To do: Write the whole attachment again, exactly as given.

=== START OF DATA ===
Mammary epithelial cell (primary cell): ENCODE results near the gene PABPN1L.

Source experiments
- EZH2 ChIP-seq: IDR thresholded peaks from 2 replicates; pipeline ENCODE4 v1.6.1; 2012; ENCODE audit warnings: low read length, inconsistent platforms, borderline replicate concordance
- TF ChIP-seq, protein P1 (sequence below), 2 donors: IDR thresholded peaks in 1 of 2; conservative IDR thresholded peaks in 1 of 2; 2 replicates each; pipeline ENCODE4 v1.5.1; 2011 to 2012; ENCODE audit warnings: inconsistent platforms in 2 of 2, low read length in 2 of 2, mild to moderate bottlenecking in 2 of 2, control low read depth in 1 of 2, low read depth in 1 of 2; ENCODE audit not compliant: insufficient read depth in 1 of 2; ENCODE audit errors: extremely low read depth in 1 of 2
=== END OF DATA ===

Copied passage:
Mammary epithelial cell (primary cell): ENCODE results near the gene PABPN1L.

Source experiments
- EZH2 ChIP-seq: IDR thresholded peaks from 2 replicates; pipeline ENCODE4 v1.6.1; 2012; ENCODE audit warnings: low read length, inconsistent platforms, borderline replicate concordance
- TF ChIP-seq, protein P1 (sequence below), 2 donors: IDR thresholded peaks in 1 of 2; conservative IDR thresholded peaks in 1 of 2; 2 replicates each; pipeline ENCODE4 v1.5.1; 2011 to 2012; ENCODE audit warnings: inconsistent platforms in 2 of 2, low read length in 2 of 2, mild to moderate bottlenecking in 2 of 2, control low read depth in 1 of 2, low read depth in 1 of 2; ENCODE audit not compliant: insufficient read depth in 1 of 2; ENCODE audit errors: extremely low read depth in 1 of 2